Tenderly, I wrap the ball of dough in plastic—it needs half an hour to rest so that those tangled up protein strands can relax a bit—and I take this time to heat the broth and chop the vegetables. Then, hooray, it's back to the dough. With any luck, this is the moment when my youngest child, my daughter, abandons the hockey game and decides that she'd like to come and check out what I'm doing. She dusts the board with flour, then plunges her hand back into the flour bag and leaves it there for a minute, just twiddling her fingers in the softness. I should stop her, but I can't; I am bewitched by her shy pleasure.
Rolling out the pasta is hard work—not hard as in complicated, but hard as in muscle building. It wouldn't necessarily have to be a Herculean task if my husband had just gone ahead and bought me the pasta-maker attachment for my KitchenAid that I've been requesting for three Christmases in a row now. He always forgets, then feels guilty and gets me earrings instead—so pretty and pricey that I can't stay mad.
Those earrings are of no use to me now, as I take a cherry-tomato-size lump of the dough and pat it flat on my board, then begin rolling—bearing down and really pushing on the rolling pin, flipping and turning the dough until it has grown beyond reckoning to a sheet the size of a hand towel. This is my second-favorite miracle: The flour and eggs are now as thin, dry, and flexible as a piece of parchment.
I repeat this three more times—pulling a small piece of dough off the big mother lump and rolling it out. I sandwich herbs and cheese between pairs of layers, then roll them thin again. By now it's getting late, but there's still time for my pasta to perform one last miracle. "Time to clean up," I call out to the kids, "so we can have homemade noodles for supper." To my astonishment, they obey.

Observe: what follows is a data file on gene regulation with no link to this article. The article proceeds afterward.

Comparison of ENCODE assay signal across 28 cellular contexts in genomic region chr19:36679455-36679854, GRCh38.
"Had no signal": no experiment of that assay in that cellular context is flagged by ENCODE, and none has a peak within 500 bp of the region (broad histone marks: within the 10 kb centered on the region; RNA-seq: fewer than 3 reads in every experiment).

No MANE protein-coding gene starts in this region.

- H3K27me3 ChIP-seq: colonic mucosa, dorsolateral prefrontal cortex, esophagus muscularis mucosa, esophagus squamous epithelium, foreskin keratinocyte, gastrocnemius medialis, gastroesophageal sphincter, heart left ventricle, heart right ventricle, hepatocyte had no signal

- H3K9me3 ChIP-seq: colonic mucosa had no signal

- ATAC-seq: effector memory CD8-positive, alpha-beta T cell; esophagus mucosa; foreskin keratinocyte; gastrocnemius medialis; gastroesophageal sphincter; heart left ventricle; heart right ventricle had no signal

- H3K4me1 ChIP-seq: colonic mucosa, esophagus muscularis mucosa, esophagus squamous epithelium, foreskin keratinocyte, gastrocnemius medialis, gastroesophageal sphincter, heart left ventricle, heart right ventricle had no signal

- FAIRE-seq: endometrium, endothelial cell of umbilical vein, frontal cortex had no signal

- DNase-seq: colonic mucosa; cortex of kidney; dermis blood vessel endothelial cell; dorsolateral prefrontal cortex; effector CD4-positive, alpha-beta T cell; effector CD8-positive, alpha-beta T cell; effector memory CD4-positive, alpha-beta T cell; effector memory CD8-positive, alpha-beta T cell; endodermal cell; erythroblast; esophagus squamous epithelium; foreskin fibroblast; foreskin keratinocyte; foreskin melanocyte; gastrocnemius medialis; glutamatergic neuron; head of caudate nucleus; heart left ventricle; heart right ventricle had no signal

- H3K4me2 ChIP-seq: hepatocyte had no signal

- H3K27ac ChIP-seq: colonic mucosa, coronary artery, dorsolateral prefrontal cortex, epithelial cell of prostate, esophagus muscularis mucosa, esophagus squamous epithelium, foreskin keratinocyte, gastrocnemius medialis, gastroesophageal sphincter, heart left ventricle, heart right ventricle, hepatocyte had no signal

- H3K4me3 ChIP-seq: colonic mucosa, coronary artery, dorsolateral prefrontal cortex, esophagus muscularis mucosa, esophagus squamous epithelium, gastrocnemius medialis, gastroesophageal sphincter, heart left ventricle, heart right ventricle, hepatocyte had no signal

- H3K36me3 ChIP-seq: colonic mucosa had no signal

I feel like a hero when my family loves the food I serve them. But there's a shadow over my exultation, because I want to raise kids who don't just love to eat, but love to cook as well. And I fear I'm not setting such a stellar example by retreating into an extravagantly pointless task for two hours. I mean, maybe they'll merely resent the kitchen because they know I go there to escape from them. I hope, however, that they'll be wise and realize what else I've been trying to teach them: that things that seem to magically appear in their lives—noodles, socks, TV shows—are the result of real work by real people, for example. And that work is not just the part of life you rush through mindlessly in order to be done with it, but that it can be a fine and noble pursuit; that, often, work—good work—is more fun than so-called "fun."
The soup in which the finished pasta is served is really a kind of swindle. The sad fact is that this whole great expenditure of time and labor will not result in enough noodles to fill five plates. But there will be enough to float impressively in five bowls of soup, with some left over for seconds, even. It's okay. Sometimes cooking is not about stuffing everyone's tummies. It's about filling my spirit so I can sit down with my family at the end of a long afternoon, look at their sweet, flushed cheeks, and pray that I can always figure out how best to nourish us all.
We Hear You!